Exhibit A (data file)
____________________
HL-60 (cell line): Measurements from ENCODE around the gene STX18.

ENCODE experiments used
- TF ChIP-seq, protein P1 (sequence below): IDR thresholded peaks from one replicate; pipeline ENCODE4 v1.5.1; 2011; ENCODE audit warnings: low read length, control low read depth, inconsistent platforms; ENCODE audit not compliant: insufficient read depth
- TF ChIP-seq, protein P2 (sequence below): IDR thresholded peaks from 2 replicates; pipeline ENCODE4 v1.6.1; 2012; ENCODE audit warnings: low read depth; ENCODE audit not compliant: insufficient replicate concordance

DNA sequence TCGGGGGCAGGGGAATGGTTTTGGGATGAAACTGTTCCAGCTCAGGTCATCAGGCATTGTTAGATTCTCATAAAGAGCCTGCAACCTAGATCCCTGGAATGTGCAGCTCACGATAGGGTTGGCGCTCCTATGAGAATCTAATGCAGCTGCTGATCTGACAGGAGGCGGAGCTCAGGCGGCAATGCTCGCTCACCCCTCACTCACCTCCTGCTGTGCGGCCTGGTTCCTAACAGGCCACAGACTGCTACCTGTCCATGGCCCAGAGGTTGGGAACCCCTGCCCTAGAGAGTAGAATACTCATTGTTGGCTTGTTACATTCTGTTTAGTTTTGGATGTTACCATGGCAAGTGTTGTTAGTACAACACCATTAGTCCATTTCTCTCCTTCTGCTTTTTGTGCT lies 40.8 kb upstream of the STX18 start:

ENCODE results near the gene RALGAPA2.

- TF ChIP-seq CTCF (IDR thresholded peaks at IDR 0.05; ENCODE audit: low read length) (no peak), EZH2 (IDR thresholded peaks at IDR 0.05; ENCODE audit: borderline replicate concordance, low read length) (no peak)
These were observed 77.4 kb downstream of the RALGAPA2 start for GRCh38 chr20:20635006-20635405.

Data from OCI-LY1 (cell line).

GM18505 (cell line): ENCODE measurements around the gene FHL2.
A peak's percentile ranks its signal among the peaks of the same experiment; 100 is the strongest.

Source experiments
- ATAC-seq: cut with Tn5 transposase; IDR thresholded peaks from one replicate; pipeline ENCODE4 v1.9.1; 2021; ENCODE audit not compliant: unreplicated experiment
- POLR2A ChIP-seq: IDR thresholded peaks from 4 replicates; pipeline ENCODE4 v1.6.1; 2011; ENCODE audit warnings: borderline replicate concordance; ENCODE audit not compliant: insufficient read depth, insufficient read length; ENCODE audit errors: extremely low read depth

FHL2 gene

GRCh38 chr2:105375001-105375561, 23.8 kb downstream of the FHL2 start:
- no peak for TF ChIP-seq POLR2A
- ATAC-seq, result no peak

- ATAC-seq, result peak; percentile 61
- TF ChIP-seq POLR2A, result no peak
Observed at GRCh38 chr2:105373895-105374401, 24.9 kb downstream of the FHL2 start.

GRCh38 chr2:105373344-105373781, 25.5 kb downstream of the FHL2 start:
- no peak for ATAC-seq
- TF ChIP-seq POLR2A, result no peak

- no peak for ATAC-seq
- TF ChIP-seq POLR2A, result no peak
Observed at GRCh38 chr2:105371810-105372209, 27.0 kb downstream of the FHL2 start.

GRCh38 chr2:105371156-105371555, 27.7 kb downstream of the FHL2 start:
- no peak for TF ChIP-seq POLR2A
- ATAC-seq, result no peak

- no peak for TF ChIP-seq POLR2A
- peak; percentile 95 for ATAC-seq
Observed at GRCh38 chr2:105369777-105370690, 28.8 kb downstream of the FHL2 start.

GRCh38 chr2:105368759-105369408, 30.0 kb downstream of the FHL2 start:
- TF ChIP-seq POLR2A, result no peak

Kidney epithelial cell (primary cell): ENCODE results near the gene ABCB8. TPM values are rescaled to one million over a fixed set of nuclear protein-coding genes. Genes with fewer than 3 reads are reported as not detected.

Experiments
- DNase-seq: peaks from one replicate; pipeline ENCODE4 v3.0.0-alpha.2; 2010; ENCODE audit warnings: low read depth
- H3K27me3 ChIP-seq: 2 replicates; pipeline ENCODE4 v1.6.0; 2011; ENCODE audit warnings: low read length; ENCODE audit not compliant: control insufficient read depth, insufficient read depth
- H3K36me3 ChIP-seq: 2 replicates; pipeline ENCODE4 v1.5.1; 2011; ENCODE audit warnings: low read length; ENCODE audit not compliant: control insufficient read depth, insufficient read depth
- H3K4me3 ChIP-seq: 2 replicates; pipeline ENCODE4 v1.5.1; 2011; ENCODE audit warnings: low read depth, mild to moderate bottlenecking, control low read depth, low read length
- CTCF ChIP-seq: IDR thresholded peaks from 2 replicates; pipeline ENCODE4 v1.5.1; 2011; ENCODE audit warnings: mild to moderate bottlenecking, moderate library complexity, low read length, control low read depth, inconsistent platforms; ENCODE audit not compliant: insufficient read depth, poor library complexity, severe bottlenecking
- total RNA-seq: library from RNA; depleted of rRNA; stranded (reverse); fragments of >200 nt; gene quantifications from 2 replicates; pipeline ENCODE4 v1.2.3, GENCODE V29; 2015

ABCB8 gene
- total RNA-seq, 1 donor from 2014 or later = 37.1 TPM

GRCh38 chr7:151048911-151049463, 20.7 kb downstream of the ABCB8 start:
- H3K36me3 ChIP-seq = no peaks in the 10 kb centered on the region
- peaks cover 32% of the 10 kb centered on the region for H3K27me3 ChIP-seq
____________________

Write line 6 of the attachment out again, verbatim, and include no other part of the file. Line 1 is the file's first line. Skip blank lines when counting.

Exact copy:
ENCODE results near the gene RALGAPA2.